Do you measure the spread of data?

business charts to measure the spread of data

Performance reports and dashboards often report the average values. Usually we plot the average values over a period of time to monitor trend. However when measured alone, averages tend to lie. Yes, mean alone is meaningless. It is important that you measure the spread of data.

Let us discuss a couple of examples. These examples emphasize on the importance to measure the spread of data along with the average values.

Example 1: Online store for baby products

Nisha is a small business owner. She had started her online store for baby products a year ago. Business had picked up well after the first few months. She now receives 6 to 8 orders per day. She has a team of 3 employees. “On time delivery” is an important parameter for her business and they promise deliveries within 3 days to all customers. Nisha reviews on time delivery performance every week with her team. Given below is the summary for last week:

  • Total orders received: 48
  • Average delivery time: 2.92 days
example for measure the spread of data. Days to deliver

So on an average, every order was delivered within the 3 days target set by Nisha. However, if Nisha were to measure the spread of data for order delivery, more than 1/4th orders were delivered late – 13 out of total 48 (27%).

Nisha and her team need to look at the entire distribution and not just the “Mean” or average delivery time. How would the 2 customers rate their shopping experience who received the product on the 6th day?

Example 2: Customer Helpdesk

ABC Pvt. Ltd. is a leading internet service provider and employs a team of 120 customer service representatives to manage their inbound call center. While reviewing customer feedback, they have identified “call wait time” as one of the major dissatisfiers for customers who contact the helpdesk. During peak hours, wait time could be as high as 7 to 8 minutes.

The management team introduced “Average Call Wait Time” as a key metric for the customer helpdesk. The target was to maintain an average call wait time of less than 3 minutes.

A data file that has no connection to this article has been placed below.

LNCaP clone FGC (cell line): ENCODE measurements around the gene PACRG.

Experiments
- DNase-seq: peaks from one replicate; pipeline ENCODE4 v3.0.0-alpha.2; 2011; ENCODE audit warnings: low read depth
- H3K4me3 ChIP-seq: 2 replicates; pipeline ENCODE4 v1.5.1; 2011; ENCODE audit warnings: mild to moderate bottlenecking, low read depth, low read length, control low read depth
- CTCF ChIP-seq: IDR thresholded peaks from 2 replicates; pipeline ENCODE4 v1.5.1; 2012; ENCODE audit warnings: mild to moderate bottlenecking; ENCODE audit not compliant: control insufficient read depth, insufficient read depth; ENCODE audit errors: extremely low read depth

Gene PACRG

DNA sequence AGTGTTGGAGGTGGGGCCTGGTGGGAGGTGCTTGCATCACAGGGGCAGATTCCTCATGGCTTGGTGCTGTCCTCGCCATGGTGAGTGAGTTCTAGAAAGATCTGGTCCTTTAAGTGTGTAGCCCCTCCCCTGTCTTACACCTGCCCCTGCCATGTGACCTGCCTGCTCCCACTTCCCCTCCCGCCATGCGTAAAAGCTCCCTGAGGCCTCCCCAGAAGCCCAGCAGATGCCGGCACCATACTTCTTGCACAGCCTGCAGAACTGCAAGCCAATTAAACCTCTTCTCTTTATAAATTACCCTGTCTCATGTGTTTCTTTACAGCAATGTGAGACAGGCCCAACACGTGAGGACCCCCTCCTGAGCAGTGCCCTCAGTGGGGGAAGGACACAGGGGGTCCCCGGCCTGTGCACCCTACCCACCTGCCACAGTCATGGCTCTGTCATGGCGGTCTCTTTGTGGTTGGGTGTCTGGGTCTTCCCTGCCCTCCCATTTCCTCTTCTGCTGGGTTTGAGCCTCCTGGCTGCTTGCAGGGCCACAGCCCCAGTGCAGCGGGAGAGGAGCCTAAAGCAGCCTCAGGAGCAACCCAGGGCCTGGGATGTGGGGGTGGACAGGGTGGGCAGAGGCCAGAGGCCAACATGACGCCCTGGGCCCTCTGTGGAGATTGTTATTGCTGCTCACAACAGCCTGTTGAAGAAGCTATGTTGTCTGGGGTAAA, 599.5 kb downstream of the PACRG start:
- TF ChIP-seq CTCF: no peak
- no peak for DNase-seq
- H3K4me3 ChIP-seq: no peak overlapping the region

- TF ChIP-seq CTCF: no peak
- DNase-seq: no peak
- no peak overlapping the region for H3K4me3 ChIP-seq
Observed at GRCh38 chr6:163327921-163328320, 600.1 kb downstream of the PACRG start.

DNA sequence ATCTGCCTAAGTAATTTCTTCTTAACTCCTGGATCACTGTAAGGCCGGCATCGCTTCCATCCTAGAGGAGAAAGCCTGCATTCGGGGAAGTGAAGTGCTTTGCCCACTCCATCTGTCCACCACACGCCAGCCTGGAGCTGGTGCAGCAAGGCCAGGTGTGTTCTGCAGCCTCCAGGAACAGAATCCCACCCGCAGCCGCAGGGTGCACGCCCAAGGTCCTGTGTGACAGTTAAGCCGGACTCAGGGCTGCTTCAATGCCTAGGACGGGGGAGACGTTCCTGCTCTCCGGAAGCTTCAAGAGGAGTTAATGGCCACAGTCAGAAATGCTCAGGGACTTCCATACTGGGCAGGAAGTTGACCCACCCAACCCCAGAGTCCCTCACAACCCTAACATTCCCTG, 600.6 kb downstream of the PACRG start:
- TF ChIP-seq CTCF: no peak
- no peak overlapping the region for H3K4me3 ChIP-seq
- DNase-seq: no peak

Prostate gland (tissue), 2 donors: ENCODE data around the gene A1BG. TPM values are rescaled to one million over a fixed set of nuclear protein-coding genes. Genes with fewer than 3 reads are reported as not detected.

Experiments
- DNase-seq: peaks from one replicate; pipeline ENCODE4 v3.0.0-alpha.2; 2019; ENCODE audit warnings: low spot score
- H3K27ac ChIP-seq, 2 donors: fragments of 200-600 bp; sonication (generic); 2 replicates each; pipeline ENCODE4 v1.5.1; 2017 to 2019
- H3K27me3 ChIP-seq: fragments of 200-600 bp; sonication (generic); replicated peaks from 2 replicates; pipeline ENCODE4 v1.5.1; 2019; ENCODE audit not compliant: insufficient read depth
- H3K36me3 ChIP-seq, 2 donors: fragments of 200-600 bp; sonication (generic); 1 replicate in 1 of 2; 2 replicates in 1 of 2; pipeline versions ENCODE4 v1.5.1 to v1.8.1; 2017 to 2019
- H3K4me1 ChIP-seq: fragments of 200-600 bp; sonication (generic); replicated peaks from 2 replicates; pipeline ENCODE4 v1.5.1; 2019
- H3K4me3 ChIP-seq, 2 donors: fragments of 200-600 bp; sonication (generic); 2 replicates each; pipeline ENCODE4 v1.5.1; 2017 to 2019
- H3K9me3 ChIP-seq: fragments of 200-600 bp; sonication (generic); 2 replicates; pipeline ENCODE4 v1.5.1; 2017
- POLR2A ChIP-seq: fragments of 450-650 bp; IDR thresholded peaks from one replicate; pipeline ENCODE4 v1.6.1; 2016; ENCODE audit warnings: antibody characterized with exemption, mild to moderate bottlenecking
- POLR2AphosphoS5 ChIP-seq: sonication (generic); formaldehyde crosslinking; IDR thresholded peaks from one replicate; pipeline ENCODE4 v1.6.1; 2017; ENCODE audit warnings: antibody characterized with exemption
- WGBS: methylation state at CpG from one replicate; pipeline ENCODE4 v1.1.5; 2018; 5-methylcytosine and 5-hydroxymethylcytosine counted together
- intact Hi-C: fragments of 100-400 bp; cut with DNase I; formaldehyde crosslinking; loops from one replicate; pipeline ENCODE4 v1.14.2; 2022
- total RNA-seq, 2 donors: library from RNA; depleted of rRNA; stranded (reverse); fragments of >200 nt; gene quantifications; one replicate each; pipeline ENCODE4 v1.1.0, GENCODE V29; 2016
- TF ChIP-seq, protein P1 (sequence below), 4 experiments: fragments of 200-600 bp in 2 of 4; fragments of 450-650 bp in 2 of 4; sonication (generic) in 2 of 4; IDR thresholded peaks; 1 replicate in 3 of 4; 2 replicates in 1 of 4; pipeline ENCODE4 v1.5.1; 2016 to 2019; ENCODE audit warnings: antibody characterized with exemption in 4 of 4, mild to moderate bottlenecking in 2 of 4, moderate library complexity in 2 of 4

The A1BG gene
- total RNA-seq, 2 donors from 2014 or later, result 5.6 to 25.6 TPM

The team managed to reduce the call wait time and in the 3rd month, they reported an average call wait time of 2 minutes, 27 seconds (Mean).

Example of call wait time to measure the spread of data

However, if we review the overall call distribution, 18% callers had to wait for more than 3 minutes. Some callers had to wait beyond 4 minutes. While the team had managed to significantly reduce the call wait time, they need to continuously improve the performance to reduce the variation.

Both Nisha and ABC Pvt. Ltd need to look beyond the averages and measure the spread of data. Hence, along with the mean, they need to observe the variation in the process.

The extremes on both sides of the curve strongly influence customer behavior. A customer who had to wait for 6 days will most likely be dissatisfied and may not return for a second purchase. A caller may hang up after waiting for 4 minutes in the call queue. Hence the query would remain unanswered and unresolved.

Do you measure the variation for your business processes?

Do you look at the extreme values?

How to measure the spread of data?

While there are statistical tools to monitor data distribution and variation, small businesses can follow a simple approach to monitor variation:

  • Set service level goals or specification limits for all key customer metrics (on time delivery, turnaround time etc.)
  • Set up a data reporting and monitoring schedule
  • Along with mean, observe the variation – monitor the count and percentage values beyond the desired service level or specification limits (Example: count and percentage of orders delivered after 3 days OR count and percentage of callers who had to wait for more than 3 minutes OR count or percentage of inquiries not responded to in 24 working hours)

Understanding the variation along with the average performance and addressing the root causes for variation will help you better conform to customer expectations.

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